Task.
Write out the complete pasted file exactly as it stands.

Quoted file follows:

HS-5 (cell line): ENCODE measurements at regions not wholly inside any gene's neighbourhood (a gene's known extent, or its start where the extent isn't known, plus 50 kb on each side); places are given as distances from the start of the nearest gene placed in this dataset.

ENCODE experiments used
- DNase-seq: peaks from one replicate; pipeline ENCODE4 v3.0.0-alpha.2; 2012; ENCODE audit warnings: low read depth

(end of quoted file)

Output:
HS-5 (cell line): ENCODE measurements at regions not wholly inside any gene's neighbourhood (a gene's known extent, or its start where the extent isn't known, plus 50 kb on each side); places are given as distances from the start of the nearest gene placed in this dataset.

ENCODE experiments used
- DNase-seq: peaks from one replicate; pipeline ENCODE4 v3.0.0-alpha.2; 2012; ENCODE audit warnings: low read depth